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THE MAN UPSTAIRS
By
T.L. PARKINSON (Plume; 1991)


Predictably enough, this off-kilter psychological horror novel was packaged as anything but.  The paperback edition goes out of its way to avoid the dreaded H-word, instead proclaiming it a “Psychosexual Thriller” and “Modern Gothic.”  Don’t be fooled: this is very much a work of horror fiction, and an unusually potent and unflinching one.

    The setting is early nineties San Francisco, where sad sack divorcee Michael West elects to start his life anew in a small apartment building.  He quickly gets to know his fellow tenants, including the hot-to-trot Janette, the compassionate Patricia, the needy Frank and the latter’s bratty son Brian.  There’s also Paul Marks, a shadowy plastic surgeon who moves into the space above Michael. 

    A weird bond forms between Michael and Dr. Marks, even though the two initially have little contact.  Michael becomes obsessed with the doctor’s exploits and takes to spying on him through his balcony window at night--with Marks more often than not engaged in perverted sex acts.  The man seems to have an unnatural hold on people, and before long he manages to seduce practically everyone, male and female, in the building.  The only thing is Marks’ conquests have a tendency to end up dead afterward.

    Michael for his part isn’t quite the innocent voyeur he might seem.  As the story goes on we’re privy to more and more unsavory facets of his personality, including a penchant for sharp knives and an unhealthy relationship with mirrors.  This latter fact grows increasingly prominent as Michael frequently finds himself trapped behind mirrors while his “other” self goes about in the real world, often performing ugly and disturbing acts.

    The above might suggest a supernatural tilt to the proceedings.  Viewed from one angle, the tale seems a more-or-less straightforward account of psychic possession.  I, however, prefer to view the novel as a dramatization of schizophrenia--note the constant motif of doubles and the fact that it’s a first-person account, meaning the events related may not be entirely reliable.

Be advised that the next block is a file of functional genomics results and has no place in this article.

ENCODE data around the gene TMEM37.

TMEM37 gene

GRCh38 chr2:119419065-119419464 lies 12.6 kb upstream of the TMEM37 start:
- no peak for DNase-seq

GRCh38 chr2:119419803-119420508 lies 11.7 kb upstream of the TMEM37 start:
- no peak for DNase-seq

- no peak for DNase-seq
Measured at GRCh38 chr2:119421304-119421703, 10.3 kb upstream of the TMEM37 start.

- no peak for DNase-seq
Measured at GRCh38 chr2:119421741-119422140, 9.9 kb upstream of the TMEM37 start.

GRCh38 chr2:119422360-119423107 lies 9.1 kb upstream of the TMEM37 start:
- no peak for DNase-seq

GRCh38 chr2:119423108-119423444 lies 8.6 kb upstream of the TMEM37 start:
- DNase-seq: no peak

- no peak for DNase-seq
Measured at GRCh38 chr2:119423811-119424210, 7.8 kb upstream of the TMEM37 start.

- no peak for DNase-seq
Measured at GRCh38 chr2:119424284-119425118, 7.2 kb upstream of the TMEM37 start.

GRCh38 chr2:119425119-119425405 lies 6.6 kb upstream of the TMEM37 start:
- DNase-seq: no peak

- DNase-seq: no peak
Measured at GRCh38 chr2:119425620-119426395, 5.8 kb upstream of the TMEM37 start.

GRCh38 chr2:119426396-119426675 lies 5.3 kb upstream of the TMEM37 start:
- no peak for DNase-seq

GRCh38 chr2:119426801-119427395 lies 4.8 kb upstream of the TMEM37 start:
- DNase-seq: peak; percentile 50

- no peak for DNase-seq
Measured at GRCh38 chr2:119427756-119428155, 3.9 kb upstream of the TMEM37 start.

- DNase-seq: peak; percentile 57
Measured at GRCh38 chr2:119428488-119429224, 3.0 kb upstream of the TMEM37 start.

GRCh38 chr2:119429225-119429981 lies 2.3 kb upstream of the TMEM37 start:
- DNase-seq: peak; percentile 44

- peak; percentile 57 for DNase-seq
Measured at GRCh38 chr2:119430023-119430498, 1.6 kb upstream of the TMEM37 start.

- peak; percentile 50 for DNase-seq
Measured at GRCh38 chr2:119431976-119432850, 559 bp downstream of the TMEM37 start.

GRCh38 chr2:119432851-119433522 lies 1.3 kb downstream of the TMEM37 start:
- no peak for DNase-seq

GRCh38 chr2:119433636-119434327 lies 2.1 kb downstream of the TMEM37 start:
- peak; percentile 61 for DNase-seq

However you interpret the proceedings, there are some confusing and/or unexplained elements.  The third act in particular, which contains some most unexpected developments (including a brief sojourn away from the apartment building where the rest of the story takes place), is a mite puzzling.  Still, the ever-mutating nature of the narrative ensures that the proceedings never become predictable or repetitive, as they doubtlessly would in a more a conventional treatment.

    This was the only novel T.L. Parkinson completed before his death (of AIDS).  It shows a real understanding of the inner workings of apprehension, with a pungent air of unease that constantly keeps one on edge.  The frankness of the sexual content will offend many, but it’s in service of a tale that thrives on psychosexual derangement.  Eerie, disquieting and darkly compelling this book is, but warm and cuddly it definitely isn’t.
 


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